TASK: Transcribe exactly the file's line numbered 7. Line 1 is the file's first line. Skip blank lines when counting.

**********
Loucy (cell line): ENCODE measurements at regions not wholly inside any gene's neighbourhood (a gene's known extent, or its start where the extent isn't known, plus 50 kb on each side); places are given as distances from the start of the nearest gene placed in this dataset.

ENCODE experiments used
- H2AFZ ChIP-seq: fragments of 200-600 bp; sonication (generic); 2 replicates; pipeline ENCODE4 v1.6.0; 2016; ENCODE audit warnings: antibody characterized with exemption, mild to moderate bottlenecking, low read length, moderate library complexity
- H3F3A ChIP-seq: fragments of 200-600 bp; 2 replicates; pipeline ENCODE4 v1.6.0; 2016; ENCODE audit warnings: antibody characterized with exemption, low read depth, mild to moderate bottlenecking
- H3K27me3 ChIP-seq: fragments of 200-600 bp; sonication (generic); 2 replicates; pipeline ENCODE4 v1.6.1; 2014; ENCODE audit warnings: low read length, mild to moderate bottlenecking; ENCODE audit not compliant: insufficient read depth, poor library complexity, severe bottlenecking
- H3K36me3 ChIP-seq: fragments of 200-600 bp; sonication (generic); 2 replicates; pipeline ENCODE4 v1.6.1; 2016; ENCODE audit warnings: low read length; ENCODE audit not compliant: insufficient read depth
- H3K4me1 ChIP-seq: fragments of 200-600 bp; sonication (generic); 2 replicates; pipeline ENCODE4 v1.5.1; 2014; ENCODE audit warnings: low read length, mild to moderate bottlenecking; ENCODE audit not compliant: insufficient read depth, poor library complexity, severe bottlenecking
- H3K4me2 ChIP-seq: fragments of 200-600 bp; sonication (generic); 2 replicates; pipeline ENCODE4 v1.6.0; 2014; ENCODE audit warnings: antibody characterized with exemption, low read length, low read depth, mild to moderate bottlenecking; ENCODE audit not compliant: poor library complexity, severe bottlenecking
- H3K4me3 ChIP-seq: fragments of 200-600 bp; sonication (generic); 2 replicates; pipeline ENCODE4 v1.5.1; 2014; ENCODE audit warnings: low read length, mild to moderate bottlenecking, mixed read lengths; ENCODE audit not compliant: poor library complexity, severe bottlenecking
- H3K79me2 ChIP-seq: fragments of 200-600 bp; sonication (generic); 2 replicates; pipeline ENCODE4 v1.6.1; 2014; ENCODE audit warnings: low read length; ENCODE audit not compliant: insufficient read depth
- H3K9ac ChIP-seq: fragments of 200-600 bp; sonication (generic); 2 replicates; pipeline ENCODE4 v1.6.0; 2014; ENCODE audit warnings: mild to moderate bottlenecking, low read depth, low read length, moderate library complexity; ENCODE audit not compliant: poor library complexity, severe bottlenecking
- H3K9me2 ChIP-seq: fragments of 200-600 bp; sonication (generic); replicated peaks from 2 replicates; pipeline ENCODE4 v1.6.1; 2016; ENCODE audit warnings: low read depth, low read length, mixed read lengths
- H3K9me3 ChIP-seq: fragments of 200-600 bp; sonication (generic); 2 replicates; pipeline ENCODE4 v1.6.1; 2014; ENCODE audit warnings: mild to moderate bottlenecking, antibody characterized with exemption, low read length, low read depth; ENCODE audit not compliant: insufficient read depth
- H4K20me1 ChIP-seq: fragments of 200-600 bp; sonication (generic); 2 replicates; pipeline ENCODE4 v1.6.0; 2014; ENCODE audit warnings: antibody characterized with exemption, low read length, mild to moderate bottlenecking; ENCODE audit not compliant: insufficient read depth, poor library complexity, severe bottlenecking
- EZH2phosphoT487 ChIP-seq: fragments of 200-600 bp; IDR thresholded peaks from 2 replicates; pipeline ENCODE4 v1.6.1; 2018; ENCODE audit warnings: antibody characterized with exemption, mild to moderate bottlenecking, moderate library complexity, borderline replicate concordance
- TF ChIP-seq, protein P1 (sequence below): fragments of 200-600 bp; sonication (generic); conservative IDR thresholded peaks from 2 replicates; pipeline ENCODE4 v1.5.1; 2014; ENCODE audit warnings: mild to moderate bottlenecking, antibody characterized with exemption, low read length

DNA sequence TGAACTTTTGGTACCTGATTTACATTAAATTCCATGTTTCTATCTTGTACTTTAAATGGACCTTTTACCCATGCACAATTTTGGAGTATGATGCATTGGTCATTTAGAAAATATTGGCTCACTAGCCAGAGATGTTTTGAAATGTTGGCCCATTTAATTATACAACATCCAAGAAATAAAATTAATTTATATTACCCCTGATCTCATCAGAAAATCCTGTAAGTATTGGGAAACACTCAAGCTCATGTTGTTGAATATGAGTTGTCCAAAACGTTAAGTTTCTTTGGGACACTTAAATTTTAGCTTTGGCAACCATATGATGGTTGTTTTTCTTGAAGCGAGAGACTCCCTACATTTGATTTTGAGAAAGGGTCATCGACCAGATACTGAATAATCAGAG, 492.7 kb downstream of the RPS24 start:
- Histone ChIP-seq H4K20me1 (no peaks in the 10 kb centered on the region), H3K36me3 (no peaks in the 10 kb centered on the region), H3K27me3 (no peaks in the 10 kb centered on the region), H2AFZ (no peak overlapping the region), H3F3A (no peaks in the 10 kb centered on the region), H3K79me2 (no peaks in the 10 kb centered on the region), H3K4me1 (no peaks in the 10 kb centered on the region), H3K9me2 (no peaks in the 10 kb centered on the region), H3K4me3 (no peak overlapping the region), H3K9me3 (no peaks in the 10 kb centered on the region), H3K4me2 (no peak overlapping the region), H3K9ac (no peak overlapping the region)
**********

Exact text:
- H3K4me1 ChIP-seq: fragments of 200-600 bp; sonication (generic); 2 replicates; pipeline ENCODE4 v1.5.1; 2014; ENCODE audit warnings: low read length, mild to moderate bottlenecking; ENCODE audit not compliant: insufficient read depth, poor library complexity, severe bottlenecking